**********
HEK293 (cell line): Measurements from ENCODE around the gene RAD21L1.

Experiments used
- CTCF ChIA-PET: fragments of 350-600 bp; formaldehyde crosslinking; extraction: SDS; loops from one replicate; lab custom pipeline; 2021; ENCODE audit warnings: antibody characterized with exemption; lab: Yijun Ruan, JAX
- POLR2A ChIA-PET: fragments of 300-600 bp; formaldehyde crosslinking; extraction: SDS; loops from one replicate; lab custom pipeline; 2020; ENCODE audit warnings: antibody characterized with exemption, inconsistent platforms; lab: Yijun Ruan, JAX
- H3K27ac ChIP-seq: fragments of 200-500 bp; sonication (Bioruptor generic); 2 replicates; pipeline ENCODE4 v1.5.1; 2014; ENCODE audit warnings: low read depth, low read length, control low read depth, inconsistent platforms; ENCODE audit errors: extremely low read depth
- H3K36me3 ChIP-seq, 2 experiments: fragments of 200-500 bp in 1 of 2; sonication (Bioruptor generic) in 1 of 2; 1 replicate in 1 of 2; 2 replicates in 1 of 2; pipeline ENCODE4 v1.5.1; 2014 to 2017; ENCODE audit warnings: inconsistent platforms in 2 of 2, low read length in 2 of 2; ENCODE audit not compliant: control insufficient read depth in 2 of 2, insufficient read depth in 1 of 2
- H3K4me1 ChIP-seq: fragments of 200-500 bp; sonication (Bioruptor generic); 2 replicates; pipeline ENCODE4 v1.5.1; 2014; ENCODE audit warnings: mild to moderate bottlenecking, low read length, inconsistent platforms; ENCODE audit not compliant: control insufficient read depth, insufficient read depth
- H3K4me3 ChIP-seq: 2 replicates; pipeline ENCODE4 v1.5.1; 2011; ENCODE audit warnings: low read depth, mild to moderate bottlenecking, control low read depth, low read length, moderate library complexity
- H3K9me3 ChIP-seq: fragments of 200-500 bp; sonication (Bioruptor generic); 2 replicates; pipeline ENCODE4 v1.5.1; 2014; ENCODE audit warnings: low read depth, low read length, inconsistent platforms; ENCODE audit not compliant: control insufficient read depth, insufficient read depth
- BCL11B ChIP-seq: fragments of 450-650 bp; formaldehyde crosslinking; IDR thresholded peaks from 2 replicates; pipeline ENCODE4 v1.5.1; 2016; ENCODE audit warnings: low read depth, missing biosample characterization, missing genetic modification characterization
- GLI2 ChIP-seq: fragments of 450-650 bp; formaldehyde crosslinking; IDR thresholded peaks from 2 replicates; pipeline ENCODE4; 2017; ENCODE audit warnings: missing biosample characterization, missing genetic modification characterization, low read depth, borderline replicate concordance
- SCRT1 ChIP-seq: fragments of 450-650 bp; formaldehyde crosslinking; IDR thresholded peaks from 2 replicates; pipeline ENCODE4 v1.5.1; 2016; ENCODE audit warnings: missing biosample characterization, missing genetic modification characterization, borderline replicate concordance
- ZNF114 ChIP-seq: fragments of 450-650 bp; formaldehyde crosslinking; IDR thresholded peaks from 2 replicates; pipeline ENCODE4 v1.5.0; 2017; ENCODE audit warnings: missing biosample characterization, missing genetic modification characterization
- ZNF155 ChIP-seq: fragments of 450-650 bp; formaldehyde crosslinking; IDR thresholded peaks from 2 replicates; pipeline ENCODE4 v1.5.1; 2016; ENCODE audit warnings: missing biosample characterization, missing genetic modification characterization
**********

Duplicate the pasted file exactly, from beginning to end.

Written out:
HEK293 (cell line): Measurements from ENCODE around the gene RAD21L1.

Experiments used
- CTCF ChIA-PET: fragments of 350-600 bp; formaldehyde crosslinking; extraction: SDS; loops from one replicate; lab custom pipeline; 2021; ENCODE audit warnings: antibody characterized with exemption; lab: Yijun Ruan, JAX
- POLR2A ChIA-PET: fragments of 300-600 bp; formaldehyde crosslinking; extraction: SDS; loops from one replicate; lab custom pipeline; 2020; ENCODE audit warnings: antibody characterized with exemption, inconsistent platforms; lab: Yijun Ruan, JAX
- H3K27ac ChIP-seq: fragments of 200-500 bp; sonication (Bioruptor generic); 2 replicates; pipeline ENCODE4 v1.5.1; 2014; ENCODE audit warnings: low read depth, low read length, control low read depth, inconsistent platforms; ENCODE audit errors: extremely low read depth
- H3K36me3 ChIP-seq, 2 experiments: fragments of 200-500 bp in 1 of 2; sonication (Bioruptor generic) in 1 of 2; 1 replicate in 1 of 2; 2 replicates in 1 of 2; pipeline ENCODE4 v1.5.1; 2014 to 2017; ENCODE audit warnings: inconsistent platforms in 2 of 2, low read length in 2 of 2; ENCODE audit not compliant: control insufficient read depth in 2 of 2, insufficient read depth in 1 of 2
- H3K4me1 ChIP-seq: fragments of 200-500 bp; sonication (Bioruptor generic); 2 replicates; pipeline ENCODE4 v1.5.1; 2014; ENCODE audit warnings: mild to moderate bottlenecking, low read length, inconsistent platforms; ENCODE audit not compliant: control insufficient read depth, insufficient read depth
- H3K4me3 ChIP-seq: 2 replicates; pipeline ENCODE4 v1.5.1; 2011; ENCODE audit warnings: low read depth, mild to moderate bottlenecking, control low read depth, low read length, moderate library complexity
- H3K9me3 ChIP-seq: fragments of 200-500 bp; sonication (Bioruptor generic); 2 replicates; pipeline ENCODE4 v1.5.1; 2014; ENCODE audit warnings: low read depth, low read length, inconsistent platforms; ENCODE audit not compliant: control insufficient read depth, insufficient read depth
- BCL11B ChIP-seq: fragments of 450-650 bp; formaldehyde crosslinking; IDR thresholded peaks from 2 replicates; pipeline ENCODE4 v1.5.1; 2016; ENCODE audit warnings: low read depth, missing biosample characterization, missing genetic modification characterization
- GLI2 ChIP-seq: fragments of 450-650 bp; formaldehyde crosslinking; IDR thresholded peaks from 2 replicates; pipeline ENCODE4; 2017; ENCODE audit warnings: missing biosample characterization, missing genetic modification characterization, low read depth, borderline replicate concordance
- SCRT1 ChIP-seq: fragments of 450-650 bp; formaldehyde crosslinking; IDR thresholded peaks from 2 replicates; pipeline ENCODE4 v1.5.1; 2016; ENCODE audit warnings: missing biosample characterization, missing genetic modification characterization, borderline replicate concordance
- ZNF114 ChIP-seq: fragments of 450-650 bp; formaldehyde crosslinking; IDR thresholded peaks from 2 replicates; pipeline ENCODE4 v1.5.0; 2017; ENCODE audit warnings: missing biosample characterization, missing genetic modification characterization
- ZNF155 ChIP-seq: fragments of 450-650 bp; formaldehyde crosslinking; IDR thresholded peaks from 2 replicates; pipeline ENCODE4 v1.5.1; 2016; ENCODE audit warnings: missing biosample characterization, missing genetic modification characterization